California gay marriage ban overturned, appeal planned


A U.S. appeals court on Tuesday found California’s gay marriage ban unconstitutional in a case that is likely to lead to a showdown on the issue in the U.S. Supreme Court.

Proponents of the ban said they would appeal the ruling, and the Protect Marriage coalition that sponsored the ban called the judgment “out of step with every other federal appellate and Supreme Court decision.” The appeal is likely to keep gay marriage on hold pending future proceedings.

But gay marriage supporters celebrated. Outside San Francisco City Hall, Breana Hansen stood smiling by her partner, Monica Chacon. “We’re so happy. It’s a validation for us as a couple,” Hansen said.

The majority in the 2-1 decision by the 9th U.S. Circuit Court of Appeals did not address whether marriage was a fundamental right available to same-sex couples as well as heterosexuals. But the two judges ruled that California’s Proposition 8 ban did not further “responsible procreation,” which was at the heart of the argument by the ban’s supporters.

California joined the vast majority of U.S. states in outlawing same-sex marriage in 2008, when voters passed the ban known as Proposition 8.

That socially conservative vote by a state more known for hippies and Hollywood was seen as a watershed by both sides of the so-called culture wars, and two gay couples responded by filing the legal challenge currently making its way through the federal courts.

A federal judge in San Francisco struck down Proposition 8 in 2010, and gay marriage opponents appealed that ruling to the 9th U.S. Circuit Court of Appeals.

Opponents and supporters of same-sex marriage both have said they are ready to appeal the decision all the way to the U.S. Supreme Court.

Opponents of gay marriage have not decided whether to ask a larger 9th Circuit panel to hear the matter, or appeal directly to the Supreme Court, Andrew Pugno, general counsel for Protect Marriage and a lawyer on the team defending Prop 8, said by email.

The 9th Circuit’s rules allow at least two weeks before a ruling takes effect, so same sex marriages cannot immediately resume in California, court spokesman Dave Madden said.

BROADER QUESTION NOT AT ISSUE

The 2-1 decision from the 9th U.S. Circuit Court of Appeals featured two judges appointed by Democrats ruling against the ban, while a Republican-appointed judge dissented.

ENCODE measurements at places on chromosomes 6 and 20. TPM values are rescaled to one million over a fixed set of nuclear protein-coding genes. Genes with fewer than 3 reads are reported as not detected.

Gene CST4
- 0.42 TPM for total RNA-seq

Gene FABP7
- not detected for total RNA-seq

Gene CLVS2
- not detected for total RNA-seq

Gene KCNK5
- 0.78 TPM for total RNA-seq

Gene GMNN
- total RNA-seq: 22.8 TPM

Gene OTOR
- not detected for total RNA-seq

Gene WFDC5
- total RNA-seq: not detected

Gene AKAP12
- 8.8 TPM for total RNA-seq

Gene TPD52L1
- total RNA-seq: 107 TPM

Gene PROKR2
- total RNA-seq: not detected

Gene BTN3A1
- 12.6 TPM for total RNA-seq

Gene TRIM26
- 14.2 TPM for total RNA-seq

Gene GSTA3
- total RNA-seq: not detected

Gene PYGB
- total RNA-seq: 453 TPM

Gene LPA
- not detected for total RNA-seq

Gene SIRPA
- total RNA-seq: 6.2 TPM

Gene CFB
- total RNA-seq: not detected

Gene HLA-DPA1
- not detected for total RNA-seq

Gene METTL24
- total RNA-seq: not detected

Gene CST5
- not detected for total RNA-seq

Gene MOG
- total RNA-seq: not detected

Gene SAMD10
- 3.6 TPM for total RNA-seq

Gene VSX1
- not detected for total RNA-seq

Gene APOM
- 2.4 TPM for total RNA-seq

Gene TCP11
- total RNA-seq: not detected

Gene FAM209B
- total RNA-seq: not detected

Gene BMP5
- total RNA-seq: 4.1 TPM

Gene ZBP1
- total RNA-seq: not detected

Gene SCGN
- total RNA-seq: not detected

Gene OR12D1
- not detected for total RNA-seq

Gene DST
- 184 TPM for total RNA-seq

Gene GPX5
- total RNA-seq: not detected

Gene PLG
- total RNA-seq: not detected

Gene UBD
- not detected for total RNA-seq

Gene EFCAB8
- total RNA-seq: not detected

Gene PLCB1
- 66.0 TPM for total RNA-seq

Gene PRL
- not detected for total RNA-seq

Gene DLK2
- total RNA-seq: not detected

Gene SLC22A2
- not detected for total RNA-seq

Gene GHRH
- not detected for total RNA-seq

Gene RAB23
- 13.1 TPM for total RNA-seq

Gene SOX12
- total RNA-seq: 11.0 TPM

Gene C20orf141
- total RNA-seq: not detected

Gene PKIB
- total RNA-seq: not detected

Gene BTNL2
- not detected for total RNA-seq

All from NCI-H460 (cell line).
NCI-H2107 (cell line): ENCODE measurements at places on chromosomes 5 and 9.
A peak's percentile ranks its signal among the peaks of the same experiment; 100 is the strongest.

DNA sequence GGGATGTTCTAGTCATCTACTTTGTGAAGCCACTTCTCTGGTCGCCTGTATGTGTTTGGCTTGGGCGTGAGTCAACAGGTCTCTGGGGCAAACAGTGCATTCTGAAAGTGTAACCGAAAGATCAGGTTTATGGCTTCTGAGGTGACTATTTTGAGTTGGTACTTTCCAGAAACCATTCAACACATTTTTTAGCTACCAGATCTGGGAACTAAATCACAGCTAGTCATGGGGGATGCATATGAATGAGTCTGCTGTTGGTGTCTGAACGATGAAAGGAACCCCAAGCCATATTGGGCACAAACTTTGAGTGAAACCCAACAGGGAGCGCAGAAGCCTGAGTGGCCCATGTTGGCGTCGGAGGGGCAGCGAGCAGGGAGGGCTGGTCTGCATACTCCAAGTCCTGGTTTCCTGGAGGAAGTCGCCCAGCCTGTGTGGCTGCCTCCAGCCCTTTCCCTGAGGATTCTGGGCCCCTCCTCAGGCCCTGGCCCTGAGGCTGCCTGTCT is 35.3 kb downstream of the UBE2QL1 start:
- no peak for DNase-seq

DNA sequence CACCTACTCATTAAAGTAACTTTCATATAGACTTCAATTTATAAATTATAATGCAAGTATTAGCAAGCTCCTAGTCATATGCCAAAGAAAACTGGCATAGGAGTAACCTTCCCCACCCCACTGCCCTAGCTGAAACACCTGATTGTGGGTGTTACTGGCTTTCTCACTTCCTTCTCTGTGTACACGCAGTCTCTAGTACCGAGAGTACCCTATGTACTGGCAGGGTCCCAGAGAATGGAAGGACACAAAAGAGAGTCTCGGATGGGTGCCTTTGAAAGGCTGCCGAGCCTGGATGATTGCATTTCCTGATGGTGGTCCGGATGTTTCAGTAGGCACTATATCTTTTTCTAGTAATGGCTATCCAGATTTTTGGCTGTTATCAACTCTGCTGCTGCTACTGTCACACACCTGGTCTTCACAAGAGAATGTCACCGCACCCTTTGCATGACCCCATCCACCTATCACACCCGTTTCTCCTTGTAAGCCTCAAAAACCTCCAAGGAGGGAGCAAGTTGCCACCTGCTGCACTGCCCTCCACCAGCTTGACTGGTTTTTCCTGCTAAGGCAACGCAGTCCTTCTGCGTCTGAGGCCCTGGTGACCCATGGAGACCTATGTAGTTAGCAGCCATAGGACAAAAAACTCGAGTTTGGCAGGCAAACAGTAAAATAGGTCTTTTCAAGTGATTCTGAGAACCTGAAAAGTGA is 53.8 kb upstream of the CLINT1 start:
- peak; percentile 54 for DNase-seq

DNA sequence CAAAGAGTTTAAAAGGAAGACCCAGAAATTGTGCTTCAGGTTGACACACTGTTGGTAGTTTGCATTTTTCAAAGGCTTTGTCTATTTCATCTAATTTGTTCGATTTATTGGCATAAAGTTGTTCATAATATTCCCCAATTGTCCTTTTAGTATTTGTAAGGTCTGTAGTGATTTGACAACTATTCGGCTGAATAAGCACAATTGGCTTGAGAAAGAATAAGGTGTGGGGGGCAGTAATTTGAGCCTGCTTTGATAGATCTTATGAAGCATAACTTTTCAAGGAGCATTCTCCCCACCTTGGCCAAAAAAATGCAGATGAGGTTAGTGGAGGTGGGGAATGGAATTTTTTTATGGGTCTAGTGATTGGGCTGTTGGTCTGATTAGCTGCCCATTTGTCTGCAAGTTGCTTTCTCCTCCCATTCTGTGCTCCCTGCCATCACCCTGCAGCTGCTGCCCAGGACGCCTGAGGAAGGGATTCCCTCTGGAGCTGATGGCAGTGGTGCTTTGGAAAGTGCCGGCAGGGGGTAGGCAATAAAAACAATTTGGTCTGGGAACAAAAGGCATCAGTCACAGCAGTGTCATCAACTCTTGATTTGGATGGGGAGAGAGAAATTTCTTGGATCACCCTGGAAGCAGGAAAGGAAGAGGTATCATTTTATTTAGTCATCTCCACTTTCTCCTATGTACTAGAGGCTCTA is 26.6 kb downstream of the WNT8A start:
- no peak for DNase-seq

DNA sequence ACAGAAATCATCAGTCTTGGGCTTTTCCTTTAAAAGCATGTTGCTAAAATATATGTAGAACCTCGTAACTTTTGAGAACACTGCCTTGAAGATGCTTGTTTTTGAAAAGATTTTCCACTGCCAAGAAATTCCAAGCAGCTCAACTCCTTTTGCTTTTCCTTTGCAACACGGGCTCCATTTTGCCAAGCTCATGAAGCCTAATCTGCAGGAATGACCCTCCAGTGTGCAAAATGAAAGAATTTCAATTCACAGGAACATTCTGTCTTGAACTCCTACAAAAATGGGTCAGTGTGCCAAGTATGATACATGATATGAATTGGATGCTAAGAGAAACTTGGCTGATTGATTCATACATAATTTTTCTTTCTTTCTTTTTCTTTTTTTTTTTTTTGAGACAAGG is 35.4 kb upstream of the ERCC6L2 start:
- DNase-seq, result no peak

In the ruling, Judge Stephen Reinhardt focused on the unique circumstances of Prop 8 in California.

“Although the Constitution permits communities to enact most laws they believe to be desirable,” Reinhardt wrote, “it requires that there be at least a legitimate reason for the passage of a law that treats different classes of people differently.”

“There was no such reason that Proposition 8 could have been enacted,” Reinhardt wrote.

Backers of Prop 8 had said that it would advance better child-rearing, but Reinhardt said the only effect of the measure was to deny same-sex couples the right to describe their relationship as a “marriage.”

“Proposition 8 therefore could not have been enacted to advance California’s interest in childrearing or responsible procreation,” he wrote, “for it had no effect on the rights of same-sex couples to raise children or on the procreative practices of other couples.”

Judge Michael Daly Hawkins joined Reinhardt’s opinion, while Judge N. Randy Smith dissented from the main constitutional findings.

“The optimal parenting rationale could conceivably be a legitimate governmental interest” for passing the gay marriage ban, wrote Smith. “I cannot conclude that Proposition 8 is ‘wholly irrelevant’ to any legitimate governmental interests.”

About 40 of the 50 U.S. states had outlawed gay marriage before a California state court ruled in 2008 that a ban was unconstitutional, leading to a summer of gay marriages. But California voters that November decided to change the state constitution to limit marriage to a man and woman.

It provoked some gay rights activists to take a matter that had been waged on a state-by-state basis to federal court, essentially staking the entire agenda on one case. Republican Ted Olson and Democrat David Boies – attorneys who represented George W. Bush and Al Gore, respectively, in the legal case that decided the 2000 presidential election – joined forces to take on Proposition 8 in court.

The U.S. Supreme Court is seen as a more conservative body than the lower courts that have been considering the case. Should the high court eventually decide to hear the case, much may depend on Anthony Kennedy, a Republican-appointed justice who has written important pro-gay rights decisions but has not explicitly endorsed gay marriage.

Six states – New York, Massachusetts, Connecticut, Vermont, New Hampshire and Iowa – allow gay marriage, as does Washington, D.C.

In addition, New Jersey and Washington state are considering legislation to legalize same-sex marriage, and gay rights activists in Maine say they plan to bring the issue to voters in a referendum in that state.

A rainbow over the Galilee


A dense foggy morning. The end-of-winter storm the forecasters promised us had stolen over the Mediterranean coast and was gradually taking over the Israeli skies.  Already March – almost Purim – and we thought that winter was already behind us. We’d already come to terms with the depressing thought that the scanty amount of precipitation we’d been treated to during the winter of Taf Shin Ayin Aleph was all there would be, and that it will have to sustain us through another parched summer.  More gardens and lawns will be left to dry out. And the price of water will surely keep rising. The Sea of Galilee will continue to recede from its shores. Coming home from school, our children will recite that we need to save water because Israel is drying up.